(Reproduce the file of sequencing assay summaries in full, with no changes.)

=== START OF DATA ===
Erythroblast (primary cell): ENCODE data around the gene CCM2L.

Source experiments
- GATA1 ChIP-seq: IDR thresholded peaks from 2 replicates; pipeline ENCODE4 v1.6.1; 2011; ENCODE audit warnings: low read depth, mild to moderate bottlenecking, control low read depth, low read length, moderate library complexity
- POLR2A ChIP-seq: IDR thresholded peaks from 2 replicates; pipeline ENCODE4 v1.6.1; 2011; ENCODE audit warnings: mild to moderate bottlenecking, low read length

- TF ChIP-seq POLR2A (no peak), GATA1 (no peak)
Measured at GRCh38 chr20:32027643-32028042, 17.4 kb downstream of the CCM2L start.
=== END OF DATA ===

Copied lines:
Erythroblast (primary cell): ENCODE data around the gene CCM2L.

Source experiments
- GATA1 ChIP-seq: IDR thresholded peaks from 2 replicates; pipeline ENCODE4 v1.6.1; 2011; ENCODE audit warnings: low read depth, mild to moderate bottlenecking, control low read depth, low read length, moderate library complexity
- POLR2A ChIP-seq: IDR thresholded peaks from 2 replicates; pipeline ENCODE4 v1.6.1; 2011; ENCODE audit warnings: mild to moderate bottlenecking, low read length

- TF ChIP-seq POLR2A (no peak), GATA1 (no peak)
Measured at GRCh38 chr20:32027643-32028042, 17.4 kb downstream of the CCM2L start.